The Harry Potter series by J.K. Rowling: Of course this series made the list. Rowling’s Wizarding World is so well-conceived that it’s very easy to picture. Oddly enough, it’s the Burrow that really stands out to me in terms of setting, though.

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The Last Smile in Sunder City by Luke Arnold: I’m still in the middle of this book, but Sunder City is so well described that I had to include it in this post. A fantasy-slum town, it’s easily seen in my mind’s eye.

Image result for the last smile in sunder city

Ender’s Game by Orson Scott Card: The enemy’s gate is down. Also, everything is so well-conceived and described that I never felt lost or disconnected from Ender’s world when reading this book, despite that being a slight issue I run into with sci-fi books.

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I’m a sucker for books with beautifully described settings. What about you? What books come to mind when you think of a good setting?

Paris Adrift by E.J Swift

Image result for paris adrift    
Paris was supposed to save Hallie. Now… well, let’s just say Paris has other ideas.

She’s linked to a hole in time and chosen by fate to prevent a terrible war. Tumbling through Paris’ turbulent past and future, Hallie changes the world—and falls in love.

But with every trip, she loses a little of herself, and every change she makes ripples through time, until the future she’s trying to save suddenly looks nothing like what she hoped for… (taken from Amazon)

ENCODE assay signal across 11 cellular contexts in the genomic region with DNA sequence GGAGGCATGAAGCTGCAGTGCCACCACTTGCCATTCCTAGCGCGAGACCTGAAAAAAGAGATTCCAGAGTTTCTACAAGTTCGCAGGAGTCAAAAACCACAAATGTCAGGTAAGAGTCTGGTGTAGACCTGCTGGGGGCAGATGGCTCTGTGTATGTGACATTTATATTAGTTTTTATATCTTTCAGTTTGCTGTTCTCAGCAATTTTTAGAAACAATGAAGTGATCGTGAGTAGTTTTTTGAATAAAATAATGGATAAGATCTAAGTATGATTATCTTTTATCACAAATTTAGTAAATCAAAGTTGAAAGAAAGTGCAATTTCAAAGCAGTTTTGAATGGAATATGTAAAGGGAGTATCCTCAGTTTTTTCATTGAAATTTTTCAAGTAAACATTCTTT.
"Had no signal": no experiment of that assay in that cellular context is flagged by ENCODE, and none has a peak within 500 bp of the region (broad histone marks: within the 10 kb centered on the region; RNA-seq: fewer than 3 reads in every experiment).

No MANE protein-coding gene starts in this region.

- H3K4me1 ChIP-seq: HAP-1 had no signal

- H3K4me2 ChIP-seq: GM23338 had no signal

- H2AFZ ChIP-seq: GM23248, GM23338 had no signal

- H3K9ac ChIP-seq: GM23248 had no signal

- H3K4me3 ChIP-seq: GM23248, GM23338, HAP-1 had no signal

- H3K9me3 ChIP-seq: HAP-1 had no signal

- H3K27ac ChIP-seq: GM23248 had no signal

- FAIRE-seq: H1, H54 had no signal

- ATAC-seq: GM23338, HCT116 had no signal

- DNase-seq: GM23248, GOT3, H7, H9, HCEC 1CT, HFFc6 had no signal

Thank you to Netgalley for providing me with this book in exchange for my honest opinion. This will be available on February 4th.

What first interested me in this book was its comparison to Midnight in Paris, a movie that I love. I can’t say I see much of a resemblance, aside from the obvious (they both involve Paris), but I’m grateful for that blurb because otherwise this book might have passed me by.

Hallie is our main character, a woman who feels out of place in her own skin. She’s decided to travel to Paris, more to run away from something than to run toward anything. There, she gets a job at a bar and joins an eclectic group of friends. She finds a sense of family, a boyfriend, and-oh yeah- a time anomaly in a taproom. Soon, Hallie is traveling through both the past and future, making changes. Whether she’s fixing things, or causing irreparable damage remains to be seen.

On the surface, my description probably makes this book sound like a lighthearted romp. It isn’t at all. It explores the idea of small changes having big impacts, discusses problems in our present, and touches on themes of self-acceptance and change. It does all that in a fast-moving, unique way. I loved it.

There were several things that set this book apart from other time-traveling books. There wasn’t nonstop action, the futuristic gadgetry wasn’t everywhere, and a good chunk of time spent was actually traveling to the past as opposed to the future. I tend to shy away from books involving time travel because it’s hard for me to handle the problems that tend to arise when writing about that subject. This book handles those stumbling blocks with aplomb.